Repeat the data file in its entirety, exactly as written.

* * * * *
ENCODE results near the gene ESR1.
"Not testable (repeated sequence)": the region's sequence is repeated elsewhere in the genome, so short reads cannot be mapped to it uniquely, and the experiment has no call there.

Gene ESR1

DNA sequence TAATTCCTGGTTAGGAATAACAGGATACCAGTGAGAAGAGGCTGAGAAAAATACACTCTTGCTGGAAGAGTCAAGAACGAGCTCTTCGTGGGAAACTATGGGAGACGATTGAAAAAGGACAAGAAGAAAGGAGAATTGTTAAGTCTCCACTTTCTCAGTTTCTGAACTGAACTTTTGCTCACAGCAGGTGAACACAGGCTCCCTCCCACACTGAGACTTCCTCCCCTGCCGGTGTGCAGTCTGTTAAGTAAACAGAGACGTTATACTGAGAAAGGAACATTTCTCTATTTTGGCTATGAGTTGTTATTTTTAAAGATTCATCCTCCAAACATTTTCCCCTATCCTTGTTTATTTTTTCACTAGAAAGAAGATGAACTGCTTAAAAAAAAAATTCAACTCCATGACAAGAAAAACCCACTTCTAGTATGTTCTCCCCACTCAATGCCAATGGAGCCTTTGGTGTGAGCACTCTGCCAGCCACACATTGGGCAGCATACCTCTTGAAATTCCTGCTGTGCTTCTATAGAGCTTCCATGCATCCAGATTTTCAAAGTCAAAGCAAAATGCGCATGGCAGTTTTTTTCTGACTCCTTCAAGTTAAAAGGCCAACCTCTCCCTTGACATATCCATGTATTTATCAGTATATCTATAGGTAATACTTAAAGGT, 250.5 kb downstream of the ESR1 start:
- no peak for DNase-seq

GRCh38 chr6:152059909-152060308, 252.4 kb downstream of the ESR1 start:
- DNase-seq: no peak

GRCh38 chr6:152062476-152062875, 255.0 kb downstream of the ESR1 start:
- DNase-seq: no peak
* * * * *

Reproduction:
ENCODE results near the gene ESR1.
"Not testable (repeated sequence)": the region's sequence is repeated elsewhere in the genome, so short reads cannot be mapped to it uniquely, and the experiment has no call there.

Gene ESR1

DNA sequence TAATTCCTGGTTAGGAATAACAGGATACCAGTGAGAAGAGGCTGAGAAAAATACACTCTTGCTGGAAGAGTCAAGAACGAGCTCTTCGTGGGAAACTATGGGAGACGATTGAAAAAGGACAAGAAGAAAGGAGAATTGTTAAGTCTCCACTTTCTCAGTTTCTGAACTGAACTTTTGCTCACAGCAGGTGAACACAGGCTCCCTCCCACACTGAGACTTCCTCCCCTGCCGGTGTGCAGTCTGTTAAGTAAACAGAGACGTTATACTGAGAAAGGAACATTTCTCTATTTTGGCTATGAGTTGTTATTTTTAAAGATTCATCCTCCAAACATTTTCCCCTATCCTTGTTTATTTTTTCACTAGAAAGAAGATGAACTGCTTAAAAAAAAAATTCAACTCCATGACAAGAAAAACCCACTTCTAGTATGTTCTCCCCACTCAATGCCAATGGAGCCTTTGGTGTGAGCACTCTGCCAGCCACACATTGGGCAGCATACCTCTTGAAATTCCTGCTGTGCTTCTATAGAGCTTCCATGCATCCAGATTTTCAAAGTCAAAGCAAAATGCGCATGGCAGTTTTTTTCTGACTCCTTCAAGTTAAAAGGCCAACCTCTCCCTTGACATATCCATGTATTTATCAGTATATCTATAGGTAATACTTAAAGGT, 250.5 kb downstream of the ESR1 start:
- no peak for DNase-seq

GRCh38 chr6:152059909-152060308, 252.4 kb downstream of the ESR1 start:
- DNase-seq: no peak

GRCh38 chr6:152062476-152062875, 255.0 kb downstream of the ESR1 start:
- DNase-seq: no peak